Sick sinus syndrome was first described by Dr. Keith and Dr. Flack, in 1907. In 2015, MYH6 gene mutations were first implicated in the pathogenesis of sick sinus syndrome. In 1972, Dr. Mandel found a new method of assessing sinus node function, known as sinus node recovery time.

Classification

There is no classification system for sick sinus syndrome.

Pathophysiology

Sick sinus syndrome occurs as an improperly propagated signal from the sinoatrial (SA) node. Age-dependent progressive fibrosis of the sinus nodal tissue and Remodeling of a sinuatrial node are the potential mechanisms of this abnormally formed signal propagation. MYH6 gene may also be involved in the pathogenesis of this condition.

Causes

Sick sinus syndrome can result in many abnormal heart rhythms (arrhythmias), including sinus arrest, sinus node exit block, sinus bradycardia, and other types of bradycardia (slow heart rate). Sick sinus syndrome may also be caused by a variety of conditions including but not limited to myocardial infarction, atrial fibrillation, drugs or toxins, infections,medications, electrolyte abnormalities, hypothermia, hypoxemia, hypercarbia, and acidosis.

Differentiating Sick sinus syndrome from other Diseases

Sick sinus syndrome must be differentiated from other cause of syncope, lightheadedness, dizziness, and tachycardia-bradycardia syndrome.

Epidemiology and Demographics

The incidence of SSS increases with increasing age, occurring in 1 of every 600 cardiac patients above the age of 65 years old. Sick sinus syndrome (SSS) usually occurs in individuals older than 50 years old. There is no difference in incidence of SSS between men and women. In addition, the black population was found to have a 41% lower risk of developing SSS as compared to the white population.

Screening

There is insufficient evidence to recommend routine screening for sick sinus syndrome.

Natural history, Complications and Prognosis

Sick sinus syndrome natural history progress over decades. Patients are usually asymptomatic at first, but then symptoms may present due to the insufficient blood supply. Sinus pause or severe bradycardia may present with the central nervous system (CNS) under perfusion which manifests with presyncope or syncope. Possible complications of sick sinus syndrome include cerebrovascular events, stroke, transient ischemic events, renal, gastrointestinal hypo-perfusion, thromboembolism, Fatigue and exercise intolerance. The syndrome is progressive, which means it usually gets worse over time.

Diagnosis

History and Symptoms

Patients with sick sinus syndrome (SSS) may present with nonspecific symptoms or be asymptomatic. 50 percent of patients present with syncope or pre-syncope related to the decreased cerebral perfusion secondary to bradyarrhythmias or tachyarrhythmias. Some of the symptoms that may develop among patients include memory loss, dizziness or light-headedness, Palpitations, chest pain or angina, shortness of breath, fatigue, and headache.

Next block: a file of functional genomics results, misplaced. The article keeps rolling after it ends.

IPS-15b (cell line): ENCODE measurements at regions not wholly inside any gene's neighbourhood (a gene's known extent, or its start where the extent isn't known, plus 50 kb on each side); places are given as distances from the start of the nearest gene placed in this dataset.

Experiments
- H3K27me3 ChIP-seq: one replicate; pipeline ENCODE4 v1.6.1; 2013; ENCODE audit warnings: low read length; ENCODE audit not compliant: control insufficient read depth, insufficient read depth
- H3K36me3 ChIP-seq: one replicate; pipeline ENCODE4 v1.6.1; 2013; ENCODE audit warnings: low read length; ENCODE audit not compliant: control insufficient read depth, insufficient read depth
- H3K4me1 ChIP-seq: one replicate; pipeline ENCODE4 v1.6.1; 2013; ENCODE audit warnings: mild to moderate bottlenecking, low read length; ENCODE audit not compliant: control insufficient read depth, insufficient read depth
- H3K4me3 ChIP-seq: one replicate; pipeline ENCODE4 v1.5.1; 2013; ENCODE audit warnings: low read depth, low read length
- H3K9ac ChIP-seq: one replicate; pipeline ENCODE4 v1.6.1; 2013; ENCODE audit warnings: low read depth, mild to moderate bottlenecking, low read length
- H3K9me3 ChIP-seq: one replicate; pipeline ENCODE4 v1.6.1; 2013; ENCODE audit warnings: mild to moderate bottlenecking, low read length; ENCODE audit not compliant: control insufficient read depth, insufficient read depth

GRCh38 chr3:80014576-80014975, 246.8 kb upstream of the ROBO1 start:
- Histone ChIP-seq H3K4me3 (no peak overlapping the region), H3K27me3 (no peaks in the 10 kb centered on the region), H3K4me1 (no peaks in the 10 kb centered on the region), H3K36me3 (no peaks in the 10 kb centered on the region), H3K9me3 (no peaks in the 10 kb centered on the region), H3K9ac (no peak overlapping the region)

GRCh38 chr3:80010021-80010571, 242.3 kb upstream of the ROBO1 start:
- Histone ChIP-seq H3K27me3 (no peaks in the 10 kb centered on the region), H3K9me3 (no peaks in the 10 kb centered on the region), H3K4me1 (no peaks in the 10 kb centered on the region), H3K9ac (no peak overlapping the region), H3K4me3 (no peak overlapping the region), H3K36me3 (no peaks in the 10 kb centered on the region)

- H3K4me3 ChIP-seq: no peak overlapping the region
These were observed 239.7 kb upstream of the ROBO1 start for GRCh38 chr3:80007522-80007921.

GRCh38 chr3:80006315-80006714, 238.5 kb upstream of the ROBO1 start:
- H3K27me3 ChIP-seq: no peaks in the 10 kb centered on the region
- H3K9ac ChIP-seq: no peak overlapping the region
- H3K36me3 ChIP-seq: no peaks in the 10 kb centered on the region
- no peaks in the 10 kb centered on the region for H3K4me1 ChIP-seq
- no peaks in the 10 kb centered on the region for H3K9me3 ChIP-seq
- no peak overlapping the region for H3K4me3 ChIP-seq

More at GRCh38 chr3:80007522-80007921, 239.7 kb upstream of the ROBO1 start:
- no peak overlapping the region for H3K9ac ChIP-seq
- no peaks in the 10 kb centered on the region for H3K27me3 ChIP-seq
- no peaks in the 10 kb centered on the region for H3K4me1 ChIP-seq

Physical Examination

Patients with sick sinus syndrome usually appear normal. Physical examination of patients with sick sinus syndrome is usually remarkable for bradycardia, tachycardia, and signs of the organ hypoperfusion.

Laboratory Findings

There is no laboratory findings associated with the diagnosis of sick sinus syndrome. However, electrolyte abnormalities may be one of the causes. Possible metabolic disturbances associated with sick sinus syndrome include hyperkalemia, hypokalemia, hypoglycemia, hypocalcemia, and hypoxia.

Electrocardiogram

Sick sinus syndrome is a collection of heart rhythm disorders that include sinus bradycardia, sinus pauses and sinus arrest. Sick sinus syndrome can evolve towards causing atrial fibrillation, atrial flutter, ectopic atrial tachycardia, sinus node reentrant tachycardia, and tachycardia-bradycardia.

Echocardiography

There are no echocardiography/ultrasound findings associated with sick sinus syndrome.

X Ray

There are no x-ray findings associated with sick sinus syndrome.

CT Scan

There are no CT scan findings associated with sick sinus syndrome.

MRI

There are no MRI findings associated with sick sinus syndrome.

Other Imaging Findings

There are no other imaging findings associated with sick sinus syndrome.

Other Diagnostic Studies

There are no other diagnostic studies associated with sick sinus syndrome.

Treatment

Medical Therapy

The management of sick sinus syndrome depends on the underlying cause and the presenting symptoms. Asymptomatic patients are usually monitored without therapy. Atropine may be used in the presence of symptoms or hemodynamic compromise.

Surgery

The management of sick sinus syndrome depends on the underlying cause and the presenting symptoms. After correcting the reversible causes of sick sinus syndrome, it can be managed by placing an implantable pacemaker. Indications of the implantable pacemaker include, patients with documented bradycardia and are symptomatic, patients with chronotropic incompetence, sinus node dysfunction secondary to medications necessitated by another medical condition, and patients with heart rate < 40 per minute.





Linked-in.jpg